- Establish suggested guidelines for blockchain. The ONC has the opportunity to set standards for block transactions so that there is a common, national standard that can support a growing number of participants, thus driving up the value for blockchain as an enabling technology.
This article presents several promising use cases for applying blockchain technology in health care, especially related to interoperability, claims adjudication, supply chain and longitudinal patient care records. The most important takeaway to keep in mind is that blockchain, while progressing quickly, is still very much an emerging technology.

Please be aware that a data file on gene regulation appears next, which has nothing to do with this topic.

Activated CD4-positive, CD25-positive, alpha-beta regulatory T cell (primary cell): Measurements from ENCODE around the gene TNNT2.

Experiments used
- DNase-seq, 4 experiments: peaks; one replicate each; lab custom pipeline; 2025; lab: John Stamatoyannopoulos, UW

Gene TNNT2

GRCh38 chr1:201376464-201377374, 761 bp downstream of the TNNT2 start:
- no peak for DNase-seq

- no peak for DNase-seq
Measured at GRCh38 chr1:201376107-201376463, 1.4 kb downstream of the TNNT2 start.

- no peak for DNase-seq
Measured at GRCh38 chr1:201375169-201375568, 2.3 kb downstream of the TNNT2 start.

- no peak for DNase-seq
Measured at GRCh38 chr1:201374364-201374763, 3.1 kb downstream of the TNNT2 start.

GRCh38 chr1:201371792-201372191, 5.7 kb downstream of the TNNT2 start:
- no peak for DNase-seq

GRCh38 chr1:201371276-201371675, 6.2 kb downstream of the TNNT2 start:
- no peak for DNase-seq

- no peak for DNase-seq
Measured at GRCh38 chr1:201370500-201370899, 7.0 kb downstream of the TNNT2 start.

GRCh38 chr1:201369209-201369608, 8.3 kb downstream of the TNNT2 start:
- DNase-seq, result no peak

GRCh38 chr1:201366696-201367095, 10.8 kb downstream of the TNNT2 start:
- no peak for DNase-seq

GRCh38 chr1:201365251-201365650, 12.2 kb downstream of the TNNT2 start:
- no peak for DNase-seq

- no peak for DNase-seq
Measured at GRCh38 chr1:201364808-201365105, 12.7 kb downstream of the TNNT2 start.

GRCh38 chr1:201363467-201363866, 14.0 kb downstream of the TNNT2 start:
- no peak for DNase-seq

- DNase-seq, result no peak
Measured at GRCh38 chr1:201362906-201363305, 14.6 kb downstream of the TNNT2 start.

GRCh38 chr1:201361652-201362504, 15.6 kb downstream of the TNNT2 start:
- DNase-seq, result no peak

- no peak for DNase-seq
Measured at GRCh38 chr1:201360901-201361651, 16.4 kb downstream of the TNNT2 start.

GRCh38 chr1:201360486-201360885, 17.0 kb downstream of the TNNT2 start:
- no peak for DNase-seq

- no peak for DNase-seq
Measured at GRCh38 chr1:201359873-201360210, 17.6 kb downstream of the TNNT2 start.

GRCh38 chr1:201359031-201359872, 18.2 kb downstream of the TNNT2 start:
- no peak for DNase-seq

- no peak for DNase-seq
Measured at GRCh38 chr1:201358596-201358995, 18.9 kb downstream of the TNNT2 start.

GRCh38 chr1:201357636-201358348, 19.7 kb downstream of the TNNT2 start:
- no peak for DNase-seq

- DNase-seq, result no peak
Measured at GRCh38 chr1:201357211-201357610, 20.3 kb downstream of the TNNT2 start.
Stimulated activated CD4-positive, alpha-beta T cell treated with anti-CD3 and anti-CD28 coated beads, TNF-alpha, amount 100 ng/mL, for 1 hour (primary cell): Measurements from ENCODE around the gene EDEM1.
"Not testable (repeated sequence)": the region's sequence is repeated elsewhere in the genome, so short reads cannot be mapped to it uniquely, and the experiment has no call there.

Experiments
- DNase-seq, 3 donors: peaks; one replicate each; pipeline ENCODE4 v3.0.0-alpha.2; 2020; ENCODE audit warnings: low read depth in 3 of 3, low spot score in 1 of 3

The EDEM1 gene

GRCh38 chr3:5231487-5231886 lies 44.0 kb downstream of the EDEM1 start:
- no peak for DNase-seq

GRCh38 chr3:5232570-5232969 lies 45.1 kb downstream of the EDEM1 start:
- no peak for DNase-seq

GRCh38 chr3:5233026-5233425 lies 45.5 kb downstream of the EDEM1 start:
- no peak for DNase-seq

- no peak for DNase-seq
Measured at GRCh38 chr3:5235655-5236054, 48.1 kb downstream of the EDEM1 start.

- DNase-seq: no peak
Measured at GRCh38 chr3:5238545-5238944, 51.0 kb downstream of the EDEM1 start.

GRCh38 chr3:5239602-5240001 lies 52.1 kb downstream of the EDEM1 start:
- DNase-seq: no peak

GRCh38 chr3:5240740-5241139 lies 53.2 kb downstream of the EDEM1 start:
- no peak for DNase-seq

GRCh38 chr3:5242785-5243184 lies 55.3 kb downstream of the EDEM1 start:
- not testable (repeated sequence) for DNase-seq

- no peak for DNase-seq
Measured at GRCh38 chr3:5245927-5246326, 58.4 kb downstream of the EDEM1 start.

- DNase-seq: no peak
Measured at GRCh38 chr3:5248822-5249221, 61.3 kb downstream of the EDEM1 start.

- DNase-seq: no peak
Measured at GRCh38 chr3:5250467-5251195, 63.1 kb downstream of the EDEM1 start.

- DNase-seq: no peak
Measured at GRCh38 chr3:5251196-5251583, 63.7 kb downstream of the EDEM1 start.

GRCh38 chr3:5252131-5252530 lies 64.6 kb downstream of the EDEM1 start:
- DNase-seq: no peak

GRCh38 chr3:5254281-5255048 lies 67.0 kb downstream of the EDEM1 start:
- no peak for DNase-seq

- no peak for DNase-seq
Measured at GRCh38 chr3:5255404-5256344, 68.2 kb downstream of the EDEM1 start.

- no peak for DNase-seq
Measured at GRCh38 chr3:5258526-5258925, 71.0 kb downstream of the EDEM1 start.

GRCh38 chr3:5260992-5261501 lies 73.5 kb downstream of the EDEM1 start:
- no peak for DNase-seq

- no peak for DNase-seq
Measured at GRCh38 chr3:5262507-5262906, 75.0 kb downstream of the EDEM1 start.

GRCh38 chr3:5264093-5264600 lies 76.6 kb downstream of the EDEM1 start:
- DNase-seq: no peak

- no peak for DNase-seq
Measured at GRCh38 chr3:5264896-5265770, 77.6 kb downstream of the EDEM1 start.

However, if support for blockchain from the ONC continues, we may see national or regional ONC-sponsored experimental implementations that may soon lead to meaningful advances in new solutions that lower overall health care costs and contribute toward improved patient participation, and even contributions toward health care research. Given the speed of advancement in blockchain technology, health care professionals would be wise to closely track new blockchain-related health care applications.